18. Appendix I: Selected Laws, Regulations & Judicial Interpretations 486
18.1. The Six Most Commonly Prosecuted Speech Offenses 487
18.2. The Constitution 489
18.3. Public Security Administrative Punishments Law 491
18.4. National Anthem Law 493
18.5. Protection of Heroes and Martyrs Law 494
18.6. Criminal Law 495
18.7. Regulations on the Administration of Publishing 501
18.8. Interpretation of the Supreme People's Court Regarding Certain Questions About the Specific Laws to be Used in Adjudicating Criminal Cases of Illegal Publications 503
18.9. Interpretation of the Supreme People's Court Regarding Certain Questions Concerning the Specific Laws to be Used in Adjudicating Cases of Foreign Theft or Spying to Obtain, or Providing Illegally, State Secrets or Intelligence 504
18.10. Interpretation of the Supreme People's Court and the Supreme People's Procuratorate on Several Issues Concerning the Specific Application of Law in the Handling of Defamation Through Information Networks and Other Criminal Cases 505
18.11. Interpretation of the Supreme People's Court and People's Procuratorate on Issues Concerning the Application of Law for Criminal Cases of Disturbing the Peace 507
18.12. Interim Rules on the Administration of Internet Publishing 508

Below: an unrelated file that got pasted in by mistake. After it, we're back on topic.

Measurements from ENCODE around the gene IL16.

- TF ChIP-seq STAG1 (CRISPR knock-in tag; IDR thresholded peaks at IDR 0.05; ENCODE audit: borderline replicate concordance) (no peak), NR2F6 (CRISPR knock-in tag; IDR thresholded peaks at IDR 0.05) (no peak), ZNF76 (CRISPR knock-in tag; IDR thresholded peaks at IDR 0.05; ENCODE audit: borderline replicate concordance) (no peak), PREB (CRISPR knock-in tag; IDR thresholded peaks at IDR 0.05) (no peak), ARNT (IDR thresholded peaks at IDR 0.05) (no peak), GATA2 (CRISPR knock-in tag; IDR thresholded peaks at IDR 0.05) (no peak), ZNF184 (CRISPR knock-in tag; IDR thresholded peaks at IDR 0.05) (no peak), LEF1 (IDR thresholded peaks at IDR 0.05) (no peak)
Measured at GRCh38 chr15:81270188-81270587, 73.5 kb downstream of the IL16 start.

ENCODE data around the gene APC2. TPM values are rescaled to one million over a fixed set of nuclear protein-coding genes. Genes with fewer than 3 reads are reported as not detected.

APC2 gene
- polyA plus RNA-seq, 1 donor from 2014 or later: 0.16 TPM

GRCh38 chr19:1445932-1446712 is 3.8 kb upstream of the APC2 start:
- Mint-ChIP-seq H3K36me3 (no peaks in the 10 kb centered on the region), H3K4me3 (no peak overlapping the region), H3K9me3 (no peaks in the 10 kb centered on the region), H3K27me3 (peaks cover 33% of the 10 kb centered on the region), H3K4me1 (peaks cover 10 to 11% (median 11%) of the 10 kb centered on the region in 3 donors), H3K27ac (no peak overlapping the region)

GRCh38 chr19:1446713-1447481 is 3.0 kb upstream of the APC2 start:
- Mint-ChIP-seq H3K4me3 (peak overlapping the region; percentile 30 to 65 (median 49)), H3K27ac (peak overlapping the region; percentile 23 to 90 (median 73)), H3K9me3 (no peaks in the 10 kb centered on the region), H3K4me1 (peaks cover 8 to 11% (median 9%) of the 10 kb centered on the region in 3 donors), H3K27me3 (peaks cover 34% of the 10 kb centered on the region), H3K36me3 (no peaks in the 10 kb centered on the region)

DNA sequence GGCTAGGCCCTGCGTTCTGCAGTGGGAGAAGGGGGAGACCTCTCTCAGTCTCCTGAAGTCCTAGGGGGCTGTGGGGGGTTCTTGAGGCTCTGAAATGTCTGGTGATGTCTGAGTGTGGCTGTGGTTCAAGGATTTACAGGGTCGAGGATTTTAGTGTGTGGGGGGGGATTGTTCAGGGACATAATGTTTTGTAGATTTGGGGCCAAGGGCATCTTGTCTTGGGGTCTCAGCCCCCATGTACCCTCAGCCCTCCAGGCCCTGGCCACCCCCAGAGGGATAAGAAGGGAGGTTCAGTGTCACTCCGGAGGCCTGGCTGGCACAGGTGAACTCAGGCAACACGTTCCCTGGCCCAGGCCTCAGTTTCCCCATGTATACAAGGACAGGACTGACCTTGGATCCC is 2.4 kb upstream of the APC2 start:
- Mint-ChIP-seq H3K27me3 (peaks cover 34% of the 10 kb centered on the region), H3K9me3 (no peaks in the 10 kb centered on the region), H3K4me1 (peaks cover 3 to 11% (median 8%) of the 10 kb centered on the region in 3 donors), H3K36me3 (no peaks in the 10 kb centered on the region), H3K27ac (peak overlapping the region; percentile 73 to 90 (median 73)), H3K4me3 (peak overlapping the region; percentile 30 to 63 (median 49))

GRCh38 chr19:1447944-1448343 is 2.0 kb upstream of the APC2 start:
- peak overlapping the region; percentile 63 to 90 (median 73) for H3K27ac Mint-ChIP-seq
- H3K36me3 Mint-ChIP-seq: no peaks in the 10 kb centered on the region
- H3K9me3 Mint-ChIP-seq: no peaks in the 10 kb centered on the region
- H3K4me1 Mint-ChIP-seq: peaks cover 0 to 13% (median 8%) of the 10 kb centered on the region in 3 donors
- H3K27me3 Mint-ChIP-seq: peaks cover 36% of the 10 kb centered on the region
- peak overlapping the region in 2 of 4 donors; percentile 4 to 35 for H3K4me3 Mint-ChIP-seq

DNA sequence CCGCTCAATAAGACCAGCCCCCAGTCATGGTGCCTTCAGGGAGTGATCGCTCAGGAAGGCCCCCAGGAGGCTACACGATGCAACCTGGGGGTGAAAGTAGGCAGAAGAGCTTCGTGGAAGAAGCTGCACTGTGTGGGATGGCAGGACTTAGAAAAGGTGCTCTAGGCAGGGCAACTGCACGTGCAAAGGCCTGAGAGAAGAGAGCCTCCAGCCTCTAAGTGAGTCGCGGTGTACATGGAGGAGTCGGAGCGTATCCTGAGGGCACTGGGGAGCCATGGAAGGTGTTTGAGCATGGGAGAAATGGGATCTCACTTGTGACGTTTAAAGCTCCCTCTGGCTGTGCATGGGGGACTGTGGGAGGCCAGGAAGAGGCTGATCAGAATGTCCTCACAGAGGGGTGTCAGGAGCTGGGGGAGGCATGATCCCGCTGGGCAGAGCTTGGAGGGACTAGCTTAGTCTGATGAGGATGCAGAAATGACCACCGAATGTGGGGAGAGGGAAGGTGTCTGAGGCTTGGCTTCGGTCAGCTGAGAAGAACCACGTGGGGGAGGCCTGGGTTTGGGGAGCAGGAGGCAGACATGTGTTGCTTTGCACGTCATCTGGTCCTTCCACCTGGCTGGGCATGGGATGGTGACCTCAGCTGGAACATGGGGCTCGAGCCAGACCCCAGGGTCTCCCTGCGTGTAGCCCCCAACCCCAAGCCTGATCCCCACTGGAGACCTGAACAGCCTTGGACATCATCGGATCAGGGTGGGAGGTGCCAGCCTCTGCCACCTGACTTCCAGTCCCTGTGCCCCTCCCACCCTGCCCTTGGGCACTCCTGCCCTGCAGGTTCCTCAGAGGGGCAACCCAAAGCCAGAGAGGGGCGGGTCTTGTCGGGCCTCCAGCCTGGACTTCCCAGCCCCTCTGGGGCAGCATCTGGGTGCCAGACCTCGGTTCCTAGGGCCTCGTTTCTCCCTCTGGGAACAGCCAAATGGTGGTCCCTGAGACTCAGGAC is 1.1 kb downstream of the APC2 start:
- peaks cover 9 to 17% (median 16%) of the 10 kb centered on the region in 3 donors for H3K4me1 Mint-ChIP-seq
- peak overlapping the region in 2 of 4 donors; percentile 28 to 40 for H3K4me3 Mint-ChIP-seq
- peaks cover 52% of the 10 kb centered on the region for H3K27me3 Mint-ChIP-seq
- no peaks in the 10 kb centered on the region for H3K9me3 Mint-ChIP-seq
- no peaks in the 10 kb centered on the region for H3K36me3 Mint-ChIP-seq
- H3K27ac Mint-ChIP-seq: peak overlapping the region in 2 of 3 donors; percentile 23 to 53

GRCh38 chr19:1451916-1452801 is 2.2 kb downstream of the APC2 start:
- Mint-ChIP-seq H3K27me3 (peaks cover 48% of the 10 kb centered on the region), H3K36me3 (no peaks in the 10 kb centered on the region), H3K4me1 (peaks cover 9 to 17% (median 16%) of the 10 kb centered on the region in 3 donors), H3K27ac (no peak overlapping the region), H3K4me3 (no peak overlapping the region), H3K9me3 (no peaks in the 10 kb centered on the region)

18.13. Interim Provisions on the Administration of International Networking of Computer Information Networks 510
19. Appendix II: Individuals Imprisoned for Posting on Twitter 511
19.1. Convictions for Defamation 511
Wang Beiyuan – Harming the Reputations of Party and State Leaders – 2019 511
19.2. Convictions for Defamation and Disturbing the Peace (Causing Severe Chaos in a Public Venue) 513
Wang Doe – Endangering State Interests and Defaming Mao Zedong – 2019 513
19.3. Convictions for Disturbing the Peace (Berating) 518
Cheng Doe – Denigrating the Image of the Party and the Government – 2019 518
Xu Doe – Denigrating Party and State Leaders and Police Groups – 2019 519
19.4. Convictions for Disturbing the Peace (Causing Severe Chaos in Public Order) 522
Dong Doe – Harming the Image of the State – 2018 522
Chen Guoji – Insulting State Leaders – 2019 524
Yang Zhaoxing – Reposting Fake Information About the Party from Foreign Media – 2019 525
19.5. Convictions for Disturbing the Peace (No Clause Specified) 527
Gao Zhenqiang – Attacking Party and Government Leaders – 2019 527
Ge Renqiang Vilifying State Leaders – 2019 528
Wei Qi – Posting Anti-Party and Anti-Communist Content – 2019 530
20. Appendix III: Individuals Jailed for Insulting Police on Social Media 532
21. Appendix III: Examples of Criminalized Speech 535
21.1. Yu Wensheng's Open Letter 535
21.2. Pu Zhiqiang's Sina Weibo Posts 536
Posts Accused of Disturbing the Peace 536
Posts Accused of Inciting Ethnic Hatred 537